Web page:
Like every other team in the company, the TransferGo engineering team always looks for ways to improve their processes and daily work. And one of the most important steps the team took this year was defining the principles of engineering.
And it’s as simple as that. After much work, our three main principles were in place. They include: working in small and simple increments, building quality and improving ourselves.
First thing’s first—why?
Companies can operate without having any principles. They can tackle issues as they come along and be okay with that. In our case, however, since we’re in the phase of scaling up in terms of both team and product, we require principles in order to create more clarity on how certain things need to be done.
By driving the behaviour we want, we’re able to get the results we need. It also helps us to enable autonomous decision making and better alignment.
When thinking about the principles that would apply to us, we first thought of the goals we want to achieve. As an engineering team, we want to deliver value faster, continuously improve and avoid being bogged down by preventable issues.
Good vs bad principles
When creating our principles, it’s important to take a few things into consideration. In order for the principles to be strong, they have to be clear, unambiguous and specific to the business. They should drive decision making and help people be courageous. For example, targeting good, fast and cheap solutions would be the complete opposite of what the principles should look like.
Our principles are likely to be the same as many other companies. That’s why it’s important to keep the company specifics in mind in order to distinguish us from everyone else.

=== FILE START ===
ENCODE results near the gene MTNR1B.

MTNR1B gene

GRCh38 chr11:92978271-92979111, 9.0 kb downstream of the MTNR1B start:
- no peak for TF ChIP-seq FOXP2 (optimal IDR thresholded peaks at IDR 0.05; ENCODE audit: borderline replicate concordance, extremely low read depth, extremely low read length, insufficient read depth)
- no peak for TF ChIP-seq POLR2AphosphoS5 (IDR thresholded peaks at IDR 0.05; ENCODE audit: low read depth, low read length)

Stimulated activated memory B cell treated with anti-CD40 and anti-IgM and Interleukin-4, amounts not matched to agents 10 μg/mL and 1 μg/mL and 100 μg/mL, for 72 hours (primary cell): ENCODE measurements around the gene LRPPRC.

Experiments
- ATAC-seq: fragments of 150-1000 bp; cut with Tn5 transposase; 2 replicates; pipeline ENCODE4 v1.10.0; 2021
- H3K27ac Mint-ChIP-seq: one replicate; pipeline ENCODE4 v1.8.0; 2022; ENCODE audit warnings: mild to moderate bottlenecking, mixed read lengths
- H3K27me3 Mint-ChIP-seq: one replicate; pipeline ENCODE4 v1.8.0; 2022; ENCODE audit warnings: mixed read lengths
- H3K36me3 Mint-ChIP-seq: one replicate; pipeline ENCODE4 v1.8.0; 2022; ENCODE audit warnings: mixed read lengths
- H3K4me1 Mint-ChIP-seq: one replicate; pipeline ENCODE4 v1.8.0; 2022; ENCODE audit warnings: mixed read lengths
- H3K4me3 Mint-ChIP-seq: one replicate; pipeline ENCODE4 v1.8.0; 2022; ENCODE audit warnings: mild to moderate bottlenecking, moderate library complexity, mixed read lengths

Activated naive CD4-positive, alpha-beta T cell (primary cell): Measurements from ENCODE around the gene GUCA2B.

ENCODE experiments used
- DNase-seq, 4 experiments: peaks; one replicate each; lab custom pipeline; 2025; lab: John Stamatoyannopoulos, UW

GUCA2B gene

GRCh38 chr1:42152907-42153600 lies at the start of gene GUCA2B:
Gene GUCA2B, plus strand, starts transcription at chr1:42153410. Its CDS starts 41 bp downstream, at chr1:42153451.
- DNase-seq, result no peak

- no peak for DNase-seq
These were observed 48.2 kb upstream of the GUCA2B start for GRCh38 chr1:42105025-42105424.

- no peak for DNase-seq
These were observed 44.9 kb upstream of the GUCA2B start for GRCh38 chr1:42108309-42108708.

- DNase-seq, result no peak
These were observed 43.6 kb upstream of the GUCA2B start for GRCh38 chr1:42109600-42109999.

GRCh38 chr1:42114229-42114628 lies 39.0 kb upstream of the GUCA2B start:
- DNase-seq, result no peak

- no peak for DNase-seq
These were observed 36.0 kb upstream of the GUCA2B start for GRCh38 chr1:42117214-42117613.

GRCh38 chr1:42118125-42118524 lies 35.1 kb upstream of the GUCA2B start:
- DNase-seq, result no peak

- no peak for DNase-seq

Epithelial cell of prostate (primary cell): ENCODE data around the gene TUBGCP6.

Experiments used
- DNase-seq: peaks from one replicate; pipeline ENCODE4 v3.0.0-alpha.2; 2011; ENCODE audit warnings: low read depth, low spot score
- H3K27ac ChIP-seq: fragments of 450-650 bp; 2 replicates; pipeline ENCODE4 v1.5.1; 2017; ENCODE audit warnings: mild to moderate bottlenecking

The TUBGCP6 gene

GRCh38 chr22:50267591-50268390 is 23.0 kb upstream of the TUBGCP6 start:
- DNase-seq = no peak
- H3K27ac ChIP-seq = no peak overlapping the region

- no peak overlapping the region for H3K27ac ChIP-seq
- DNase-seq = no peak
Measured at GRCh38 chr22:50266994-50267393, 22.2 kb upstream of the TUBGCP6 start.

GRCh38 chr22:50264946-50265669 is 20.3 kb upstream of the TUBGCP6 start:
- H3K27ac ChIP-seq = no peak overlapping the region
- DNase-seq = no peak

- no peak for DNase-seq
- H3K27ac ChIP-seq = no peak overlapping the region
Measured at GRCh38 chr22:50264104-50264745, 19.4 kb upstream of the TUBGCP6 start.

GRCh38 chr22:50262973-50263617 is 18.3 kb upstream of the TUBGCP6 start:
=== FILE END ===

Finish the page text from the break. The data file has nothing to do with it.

The TransferGo engineering team’s principles
Work in small, simple increments
We follow Gall’s Law when building systems; starting small and gradually improving. We believe that working in small increments lets us deliver value to our customers as fast as possible. This principle helps us eliminate overly large and complex tasks, as well as any delays in delivery.
Build in quality
Rather than fix bugs, crashes and failures when they happen, we’d rather prevent them altogether. We believe that monitoring defects from an earlier stage enables us to deliver value quicker. When we increase technical debt, we do it only by a conscious and agreed choice. In general, we don’t want to rely on anyone to tell us what needs to be done—quality should be well thought out and executed.
We believe that improving our work is as important as the work itself. By continuously learning and challenging ourselves, we believe we can achieve better and faster results. We value transparency and feedback and are proud of the work that we do.
Does it only apply to engineering?
The unanimous answer is no. These principles are based on our company values that specifically point out collaborative work and the growth of both a team and individual. Seeking feedback and also sharing it with others on a regular basis is really important when working faster. In terms of growth and improvement, it’s crucial to test things, fail and pick up the lessons learned from it. It’s something that we swear by as a team. And so far it’s working really well.